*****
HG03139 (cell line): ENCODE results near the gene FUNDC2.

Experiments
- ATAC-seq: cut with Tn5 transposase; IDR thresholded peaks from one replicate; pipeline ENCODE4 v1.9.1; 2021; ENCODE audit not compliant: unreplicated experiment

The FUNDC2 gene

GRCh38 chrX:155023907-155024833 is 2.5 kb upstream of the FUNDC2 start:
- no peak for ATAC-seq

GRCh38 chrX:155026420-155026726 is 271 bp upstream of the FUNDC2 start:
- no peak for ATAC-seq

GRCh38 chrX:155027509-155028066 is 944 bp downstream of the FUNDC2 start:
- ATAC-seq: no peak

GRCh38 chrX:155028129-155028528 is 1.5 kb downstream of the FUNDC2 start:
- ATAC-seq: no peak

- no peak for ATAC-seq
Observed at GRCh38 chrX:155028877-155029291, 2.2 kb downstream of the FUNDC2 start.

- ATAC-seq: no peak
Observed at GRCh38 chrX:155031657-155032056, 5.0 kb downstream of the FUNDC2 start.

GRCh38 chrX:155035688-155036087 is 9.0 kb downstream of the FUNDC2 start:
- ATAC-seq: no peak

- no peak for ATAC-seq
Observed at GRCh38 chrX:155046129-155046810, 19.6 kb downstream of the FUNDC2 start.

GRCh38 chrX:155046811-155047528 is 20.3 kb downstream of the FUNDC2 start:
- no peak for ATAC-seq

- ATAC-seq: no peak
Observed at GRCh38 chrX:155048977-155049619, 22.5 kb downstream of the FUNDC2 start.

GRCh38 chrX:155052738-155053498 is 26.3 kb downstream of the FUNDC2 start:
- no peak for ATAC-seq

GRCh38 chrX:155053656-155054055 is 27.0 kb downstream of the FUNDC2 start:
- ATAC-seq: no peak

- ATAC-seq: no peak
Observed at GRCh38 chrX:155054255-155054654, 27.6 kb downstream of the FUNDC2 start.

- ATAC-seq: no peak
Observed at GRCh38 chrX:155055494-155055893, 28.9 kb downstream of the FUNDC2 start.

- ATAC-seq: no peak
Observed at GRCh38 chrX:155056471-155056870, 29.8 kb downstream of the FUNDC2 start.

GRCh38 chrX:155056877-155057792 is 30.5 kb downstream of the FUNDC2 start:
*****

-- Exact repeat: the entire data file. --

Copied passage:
HG03139 (cell line): ENCODE results near the gene FUNDC2.

Experiments
- ATAC-seq: cut with Tn5 transposase; IDR thresholded peaks from one replicate; pipeline ENCODE4 v1.9.1; 2021; ENCODE audit not compliant: unreplicated experiment

The FUNDC2 gene

GRCh38 chrX:155023907-155024833 is 2.5 kb upstream of the FUNDC2 start:
- no peak for ATAC-seq

GRCh38 chrX:155026420-155026726 is 271 bp upstream of the FUNDC2 start:
- no peak for ATAC-seq

GRCh38 chrX:155027509-155028066 is 944 bp downstream of the FUNDC2 start:
- ATAC-seq: no peak

GRCh38 chrX:155028129-155028528 is 1.5 kb downstream of the FUNDC2 start:
- ATAC-seq: no peak

- no peak for ATAC-seq
Observed at GRCh38 chrX:155028877-155029291, 2.2 kb downstream of the FUNDC2 start.

- ATAC-seq: no peak
Observed at GRCh38 chrX:155031657-155032056, 5.0 kb downstream of the FUNDC2 start.

GRCh38 chrX:155035688-155036087 is 9.0 kb downstream of the FUNDC2 start:
- ATAC-seq: no peak

- no peak for ATAC-seq
Observed at GRCh38 chrX:155046129-155046810, 19.6 kb downstream of the FUNDC2 start.

GRCh38 chrX:155046811-155047528 is 20.3 kb downstream of the FUNDC2 start:
- no peak for ATAC-seq

- ATAC-seq: no peak
Observed at GRCh38 chrX:155048977-155049619, 22.5 kb downstream of the FUNDC2 start.

GRCh38 chrX:155052738-155053498 is 26.3 kb downstream of the FUNDC2 start:
- no peak for ATAC-seq

GRCh38 chrX:155053656-155054055 is 27.0 kb downstream of the FUNDC2 start:
- ATAC-seq: no peak

- ATAC-seq: no peak
Observed at GRCh38 chrX:155054255-155054654, 27.6 kb downstream of the FUNDC2 start.

- ATAC-seq: no peak
Observed at GRCh38 chrX:155055494-155055893, 28.9 kb downstream of the FUNDC2 start.

- ATAC-seq: no peak
Observed at GRCh38 chrX:155056471-155056870, 29.8 kb downstream of the FUNDC2 start.

GRCh38 chrX:155056877-155057792 is 30.5 kb downstream of the FUNDC2 start: